Take the 2-minute tour ×
Stack Overflow is a question and answer site for professional and enthusiast programmers. It's 100% free, no registration required.

I am trying to take a string in C++ and find all IP addresses contained inside, and put them into a new vector string.

I've read a lot of documentation on regex, but I just can't seem to understand how to do this simple function.

I believe I can use this Perl expression to find any IP address:

re("\b(25[0-5]|2[0-4][0-9]|[01]?[0-9][0-9]?)\\.(25[0-5]|2[0-4][0-9]|[01]?[0-9][0-9]?)\\.(25[0-5]|2[0-4][0-9]|[01]?[0-9][0-9]?)\\.(25[0-5]|2[0-4][0-9]|[01]?[0-9][0-9]?)\b");

But I am still stumped on how to do the rest.

share|improve this question
    
Did you try the Boost Regex tutorial and documentation? Got some code so far to share with us? –  John Zwinck Apr 27 '11 at 12:59
    
what exactly are you trying to match with that regex? First try to match a single IP address –  snoofkin Apr 27 '11 at 12:59
    
Have a look at John D Cook's excellent tutorial Getting started with C++ TR1 regular expressions. It's designed for those who already understand RegEx but can't figure out how to make it do stuff in C++. –  Tim MB May 29 '12 at 16:49

2 Answers 2

up vote 14 down vote accepted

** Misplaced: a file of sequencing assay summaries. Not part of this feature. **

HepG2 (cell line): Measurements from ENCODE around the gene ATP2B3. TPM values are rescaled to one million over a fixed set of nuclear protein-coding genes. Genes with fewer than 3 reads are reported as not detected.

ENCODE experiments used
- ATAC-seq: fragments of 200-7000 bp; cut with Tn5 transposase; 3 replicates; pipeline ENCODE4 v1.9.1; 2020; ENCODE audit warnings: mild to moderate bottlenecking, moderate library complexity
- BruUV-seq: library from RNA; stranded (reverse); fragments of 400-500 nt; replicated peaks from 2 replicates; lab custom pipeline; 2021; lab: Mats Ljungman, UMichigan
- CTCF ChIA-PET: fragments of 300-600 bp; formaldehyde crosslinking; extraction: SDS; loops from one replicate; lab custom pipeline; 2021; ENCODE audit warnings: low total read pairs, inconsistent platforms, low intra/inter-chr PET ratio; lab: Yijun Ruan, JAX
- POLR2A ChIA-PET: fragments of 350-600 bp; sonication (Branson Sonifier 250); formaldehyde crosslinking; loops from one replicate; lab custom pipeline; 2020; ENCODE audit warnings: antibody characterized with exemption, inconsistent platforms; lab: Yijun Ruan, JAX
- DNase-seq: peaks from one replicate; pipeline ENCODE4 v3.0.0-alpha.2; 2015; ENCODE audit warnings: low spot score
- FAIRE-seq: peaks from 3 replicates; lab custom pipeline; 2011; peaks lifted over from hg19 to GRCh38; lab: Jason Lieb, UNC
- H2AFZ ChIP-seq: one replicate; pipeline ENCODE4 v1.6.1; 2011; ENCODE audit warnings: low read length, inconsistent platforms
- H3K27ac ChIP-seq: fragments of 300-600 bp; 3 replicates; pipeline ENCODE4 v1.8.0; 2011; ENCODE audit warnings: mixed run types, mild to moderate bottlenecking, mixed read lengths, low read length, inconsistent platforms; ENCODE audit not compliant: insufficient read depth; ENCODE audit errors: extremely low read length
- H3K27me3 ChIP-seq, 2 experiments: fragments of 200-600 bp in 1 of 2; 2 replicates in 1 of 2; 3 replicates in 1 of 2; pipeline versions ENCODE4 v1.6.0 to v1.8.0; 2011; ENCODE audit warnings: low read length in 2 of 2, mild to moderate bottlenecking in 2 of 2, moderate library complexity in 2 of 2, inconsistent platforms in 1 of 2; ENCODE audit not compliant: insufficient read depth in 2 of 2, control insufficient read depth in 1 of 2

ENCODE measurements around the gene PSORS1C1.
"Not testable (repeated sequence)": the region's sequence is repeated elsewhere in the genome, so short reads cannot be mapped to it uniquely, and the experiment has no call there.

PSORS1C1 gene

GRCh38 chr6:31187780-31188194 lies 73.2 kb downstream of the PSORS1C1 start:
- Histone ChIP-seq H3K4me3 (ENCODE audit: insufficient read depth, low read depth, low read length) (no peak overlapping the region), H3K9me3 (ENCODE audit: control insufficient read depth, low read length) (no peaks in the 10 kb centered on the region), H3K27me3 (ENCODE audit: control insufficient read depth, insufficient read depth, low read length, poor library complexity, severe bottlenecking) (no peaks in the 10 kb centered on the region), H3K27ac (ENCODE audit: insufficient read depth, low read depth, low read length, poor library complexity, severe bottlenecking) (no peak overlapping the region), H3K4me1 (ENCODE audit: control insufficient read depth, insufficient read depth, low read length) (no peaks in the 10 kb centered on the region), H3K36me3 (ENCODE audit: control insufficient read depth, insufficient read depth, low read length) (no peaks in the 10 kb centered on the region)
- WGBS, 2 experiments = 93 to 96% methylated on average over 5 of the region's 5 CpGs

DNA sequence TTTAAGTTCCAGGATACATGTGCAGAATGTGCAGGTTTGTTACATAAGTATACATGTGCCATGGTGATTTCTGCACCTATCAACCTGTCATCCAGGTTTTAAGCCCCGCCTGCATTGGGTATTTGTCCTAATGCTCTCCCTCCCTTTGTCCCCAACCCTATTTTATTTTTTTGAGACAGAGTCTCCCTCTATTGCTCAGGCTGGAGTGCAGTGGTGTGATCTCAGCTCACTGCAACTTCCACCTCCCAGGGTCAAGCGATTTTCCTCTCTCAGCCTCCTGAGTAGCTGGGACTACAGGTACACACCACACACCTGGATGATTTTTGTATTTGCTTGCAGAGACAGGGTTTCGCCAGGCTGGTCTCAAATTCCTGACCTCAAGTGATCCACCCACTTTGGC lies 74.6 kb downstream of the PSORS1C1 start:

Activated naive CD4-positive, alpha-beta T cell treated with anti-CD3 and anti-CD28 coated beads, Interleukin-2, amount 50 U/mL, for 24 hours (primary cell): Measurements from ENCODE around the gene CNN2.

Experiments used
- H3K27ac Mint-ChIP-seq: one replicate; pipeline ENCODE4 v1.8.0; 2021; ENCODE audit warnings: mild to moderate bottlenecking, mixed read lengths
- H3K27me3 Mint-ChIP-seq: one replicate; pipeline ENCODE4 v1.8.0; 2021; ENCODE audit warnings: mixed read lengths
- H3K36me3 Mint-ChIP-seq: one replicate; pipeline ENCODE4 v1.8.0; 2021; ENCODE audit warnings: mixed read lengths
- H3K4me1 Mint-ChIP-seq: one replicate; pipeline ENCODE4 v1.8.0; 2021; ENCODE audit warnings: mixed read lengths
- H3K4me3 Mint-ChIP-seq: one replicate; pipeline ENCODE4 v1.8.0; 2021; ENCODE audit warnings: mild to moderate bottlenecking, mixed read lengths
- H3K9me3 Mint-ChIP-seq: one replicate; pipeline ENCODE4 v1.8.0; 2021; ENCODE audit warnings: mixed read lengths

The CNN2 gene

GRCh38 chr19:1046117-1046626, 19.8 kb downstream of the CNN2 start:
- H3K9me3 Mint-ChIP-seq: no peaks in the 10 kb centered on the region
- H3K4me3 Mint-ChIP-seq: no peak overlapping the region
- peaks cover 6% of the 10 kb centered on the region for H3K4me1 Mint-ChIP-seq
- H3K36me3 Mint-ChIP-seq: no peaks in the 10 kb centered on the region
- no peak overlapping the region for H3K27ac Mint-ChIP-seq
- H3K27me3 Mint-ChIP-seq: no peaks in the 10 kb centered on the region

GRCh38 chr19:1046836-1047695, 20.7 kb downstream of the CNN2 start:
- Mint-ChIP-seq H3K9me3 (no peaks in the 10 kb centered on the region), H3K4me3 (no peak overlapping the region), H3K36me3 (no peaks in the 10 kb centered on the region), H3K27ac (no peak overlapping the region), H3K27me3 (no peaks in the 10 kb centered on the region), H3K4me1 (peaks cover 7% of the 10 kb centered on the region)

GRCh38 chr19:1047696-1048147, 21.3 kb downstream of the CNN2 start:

Perhaps you're looking for something like this. It uses regex_iterator to get all matches of the current pattern. See reference.

#include <boost/regex.hpp>
#include <iostream>
#include <string>

int main()
{
    std::string text(" 192.168.0.1 abc 10.0.0.255 10.5.1 1.2.3.4a 5.4.3.2 ");
    const char* pattern =
        "\\b(25[0-5]|2[0-4][0-9]|[01]?[0-9][0-9]?)"
        "\\.(25[0-5]|2[0-4][0-9]|[01]?[0-9][0-9]?)"
        "\\.(25[0-5]|2[0-4][0-9]|[01]?[0-9][0-9]?)"
        "\\.(25[0-5]|2[0-4][0-9]|[01]?[0-9][0-9]?)\\b";
    boost::regex ip_regex(pattern);

    boost::sregex_iterator it(text.begin(), text.end(), ip_regex);
    boost::sregex_iterator end;
    for (; it != end; ++it) {
        std::cout << it->str() << "\n";
        // v.push_back(it->str()); or something similar     
    }
}

Output:

192.168.0.1
10.0.0.255
5.4.3.2

Side note: you probably meant \\b instead of \b; I doubt you watnted to match backspace character.

share|improve this answer
    
Iterator "end" is not initialized. Is that OK? –  truthseeker Feb 26 '13 at 12:26
    
@truthseeker: It is initialized by default constructor. –  Vitus Feb 26 '13 at 12:30

The offered solution is quite good, thanks for it. Though I found a slight mistake in the pattern itself.

For example, something like 49.000.00.01 would be taken as a valid IPv4 address and from my understanding, it shouldn't be (just happened to me during some dump processing).

I suggest to improve the patter into:

"\\b(25[0-5]|2[0-4][0-9]|1[0-9][0-9]|[1-9][0-9]?|0)"
"\\.(25[0-5]|2[0-4][0-9]|1[0-9][0-9]|[1-9][0-9]?|0)"
"\\.(25[0-5]|2[0-4][0-9]|1[0-9][0-9]|[1-9][0-9]?|0)"
"\\.(25[0-5]|2[0-4][0-9]|1[0-9][0-9]|[1-9][0-9]?|0)\\b";

This should allow only 0.0.0.0 as the all-zero-in, which I suppose to be correct and it will eliminate all .00. .000. etc.

share|improve this answer

Your Answer

 
discard

By posting your answer, you agree to the privacy policy and terms of service.

Not the answer you're looking for? Browse other questions tagged or ask your own question.